1. Some of these 'Cons' can, or should be fairly easy to fix. Many are just not fully thought out when these were designed.
    2. From reading reviews over at Amazon (taken with a grain of salt of course), part of the problem with damaged Vizio sets is the lack of depth to their boxes, especially on the bottom. There is insufficient packaging material protecting the panel and the frame. I was able to compare this set with a 60" Sharp that were both boxed, on the floor of a local retailer. The Sharp was much larger. More so than just being a larger panel. It looked like it was a 65" set, not 60". They have much thicker Styrofoam inserts than Vizio uses. Samsung has similar sized cartons, though actually thinner which was a surprise.
    3. Reports of problems over at Amazon using wireless Ethernet, I had no problem with connectivity. My router is only 15-20' away thru a wall and a wide 'furnace' (interior) chimney. I had no intention of using wireless due to reception issues, slower throughput and the hassle of security, I just wanted to try it. Running a Cat5e (or Cat6) cable usually isn't a big deal (if you have reasonably abilities). You never have to worry about interference of security issues.
    I can't believe some actually returned their set just because of WiFi problems.

    .

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    Default Re: 2014 60" LCD Shootout: Vizio, Sharp & Samsung

    Instead of repeating 90% of the above, below are the key differences.
    The full review is here (post 2152);
    http://www.avsforum.com/forum/166-lc...l#post28819450

    PROS:
    1. Much wider viewing angles with IPS panel over VA,
    2. Less color shift.

    CONS:
    1. The fine detail issue is slightly worse with IPS panels apparently. I have had this confirmed elsewhere, there is a drop in detail quality.
    2. There is also an increase in image trails (ghosting) with IPS panels. Also confirmed elsewhere, neither of which I was aware of. This is mostly noticeable during darker scenes,
    3. Without the local dimming on, black levels will suffer with a IPS panel. But at least you don't have to be glued to one "sweet spot" with a VA panel.
    4. Poor stand. The metal base that is used is too thin which causes forward & backwards rocking when bumped. It doesn't appear unsafe, but there is no reason for this. This is NOT the case with the 60" set even though the design is the same.
    5. Only available in the 47 & 55" sizes. (Correct me if I'm wrong)

    Comments;
    There has been much talk about the poorer blacks IPS panels have. While true, I feel it is well over exaggerated, especially if you have a FALD set and have it active. What gets me is most seem to be ok with the better 'blacks' that VA panels have, but are ok with the major shift in those black levels when you over off center as little as 5 degrees depending on what you are watching. I can easily see the difference looking a flat field below the 20 gray step level. True, that isn't a 'normal' viewing condition, but it's still relevant since movies & weekly dramas are full of those type lighting conditions.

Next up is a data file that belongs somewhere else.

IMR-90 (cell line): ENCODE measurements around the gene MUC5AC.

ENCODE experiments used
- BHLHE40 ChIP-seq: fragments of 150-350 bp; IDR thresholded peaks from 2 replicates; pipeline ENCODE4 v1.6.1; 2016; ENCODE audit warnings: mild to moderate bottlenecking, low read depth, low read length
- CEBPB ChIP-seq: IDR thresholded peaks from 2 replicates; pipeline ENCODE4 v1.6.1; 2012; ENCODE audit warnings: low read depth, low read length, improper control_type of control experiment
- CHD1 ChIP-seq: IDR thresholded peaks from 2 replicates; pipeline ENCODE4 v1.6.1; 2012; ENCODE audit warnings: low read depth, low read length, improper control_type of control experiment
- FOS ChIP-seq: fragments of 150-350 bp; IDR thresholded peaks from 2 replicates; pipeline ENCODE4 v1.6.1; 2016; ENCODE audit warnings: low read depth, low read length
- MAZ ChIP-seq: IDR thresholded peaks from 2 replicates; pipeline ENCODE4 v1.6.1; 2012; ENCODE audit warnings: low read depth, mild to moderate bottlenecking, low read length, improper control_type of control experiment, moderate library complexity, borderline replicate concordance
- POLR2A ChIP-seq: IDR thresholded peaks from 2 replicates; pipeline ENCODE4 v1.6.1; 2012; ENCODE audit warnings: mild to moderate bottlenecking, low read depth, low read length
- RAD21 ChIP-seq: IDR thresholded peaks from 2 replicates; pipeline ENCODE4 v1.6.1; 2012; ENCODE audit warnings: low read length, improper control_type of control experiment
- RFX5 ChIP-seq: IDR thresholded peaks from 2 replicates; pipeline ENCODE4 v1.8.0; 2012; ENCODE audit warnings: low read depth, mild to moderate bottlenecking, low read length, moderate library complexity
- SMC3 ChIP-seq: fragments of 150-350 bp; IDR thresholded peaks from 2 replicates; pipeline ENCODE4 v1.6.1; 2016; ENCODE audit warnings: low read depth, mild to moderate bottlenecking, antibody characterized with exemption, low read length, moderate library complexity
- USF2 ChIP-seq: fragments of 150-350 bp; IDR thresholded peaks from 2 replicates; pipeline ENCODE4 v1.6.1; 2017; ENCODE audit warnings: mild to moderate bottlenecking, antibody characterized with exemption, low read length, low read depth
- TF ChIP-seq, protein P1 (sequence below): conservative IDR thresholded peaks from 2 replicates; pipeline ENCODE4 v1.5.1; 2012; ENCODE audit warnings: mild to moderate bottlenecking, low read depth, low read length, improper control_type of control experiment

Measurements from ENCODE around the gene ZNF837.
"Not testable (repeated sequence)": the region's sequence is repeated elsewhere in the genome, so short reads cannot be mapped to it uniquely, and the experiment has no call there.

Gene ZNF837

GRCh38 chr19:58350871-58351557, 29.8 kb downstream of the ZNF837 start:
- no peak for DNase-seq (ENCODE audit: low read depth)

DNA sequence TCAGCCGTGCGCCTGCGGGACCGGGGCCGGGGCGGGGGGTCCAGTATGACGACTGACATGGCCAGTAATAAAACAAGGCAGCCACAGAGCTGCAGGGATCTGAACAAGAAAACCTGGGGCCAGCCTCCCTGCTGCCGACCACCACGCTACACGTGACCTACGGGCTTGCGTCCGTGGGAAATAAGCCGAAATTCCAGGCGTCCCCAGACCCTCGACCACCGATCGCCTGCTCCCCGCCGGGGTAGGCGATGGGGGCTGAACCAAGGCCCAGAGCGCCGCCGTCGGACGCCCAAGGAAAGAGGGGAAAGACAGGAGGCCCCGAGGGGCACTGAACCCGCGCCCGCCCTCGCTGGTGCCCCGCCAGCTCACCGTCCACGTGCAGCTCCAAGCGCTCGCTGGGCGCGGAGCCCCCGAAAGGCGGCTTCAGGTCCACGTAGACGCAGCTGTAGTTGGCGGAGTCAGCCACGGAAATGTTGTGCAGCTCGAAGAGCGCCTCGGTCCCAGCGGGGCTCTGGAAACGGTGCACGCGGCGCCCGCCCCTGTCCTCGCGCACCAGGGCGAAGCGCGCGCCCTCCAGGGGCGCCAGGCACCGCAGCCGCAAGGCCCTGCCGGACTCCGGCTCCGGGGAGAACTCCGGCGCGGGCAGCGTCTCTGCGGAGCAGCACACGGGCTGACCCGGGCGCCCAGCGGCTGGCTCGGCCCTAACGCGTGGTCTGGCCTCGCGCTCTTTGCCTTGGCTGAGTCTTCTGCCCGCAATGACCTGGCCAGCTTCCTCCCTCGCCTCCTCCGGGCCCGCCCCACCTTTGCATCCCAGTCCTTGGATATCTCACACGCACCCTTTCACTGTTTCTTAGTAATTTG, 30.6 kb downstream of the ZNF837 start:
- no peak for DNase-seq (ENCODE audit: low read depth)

Mind you, viewing bright, well lit scenes and of course sports, this is a non issue. In fact, with 'vivid' program material, you can easily shift over 45 degrees off axis and can't see the difference. If you aren't aware of the site, take a look here for videos of the change in display quality as the set rotates up to 90 degrees;
    http://www.rtings.com/info/viewing-angle-tvs

    These tests are recorded with the set on a custom designed 'turntable' to show the changes off axis viewing has on different sets. Completely unique among all of the 'review' sites. Please note, there are a few exceptions to the way the shots are grouped starting with the first entry. The entry with the widest angle only refers to the 55" version, not the 60 or 65". This is mentioned in the text of the individual tests themselves, but it is clear here. I have brought attention to this to the sites owner. He will be making changes in the sites layout for next year. Same goes with the type of tests he will be preforming.

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    Default Re: 2014 60" LCD Shootout: Vizio, Sharp & Samsung

    Sharp LC-60EQ10U

    Sharp has five model series for their 2014 LCD sets (note; LCD not LED);
    LE, EQ, SQ & UQ series. The LE is a carryover from 2013 (it is a large step down from this model).

    Not too many would try a third, let alone a fourth sample, but I did in the hopes the 4th was the winner. But, I lost again.
    The 1st was the worst, by far. A dark area in the middle half of the panel. The 2nd & third better, but still bad with similar dark and light areas. The 4th was the best, but it still was not acceptable.
    There is a obvious pattern to the uniformity issues. On all four, the center is the darkest and the rest varies widely. One has a hot spot in the upper right, another, the opposite corner; bottom left.

    Not wanting to give up, I decided to try a SQ model which uses a slightly different panel. I wasn't interested in the extra so called 'features' and gimmicks, but just reasonably even uniformity. Well, it was better, actually the best of the bunch, but that was offset with a quirk in their "Resolution Enhance" settings.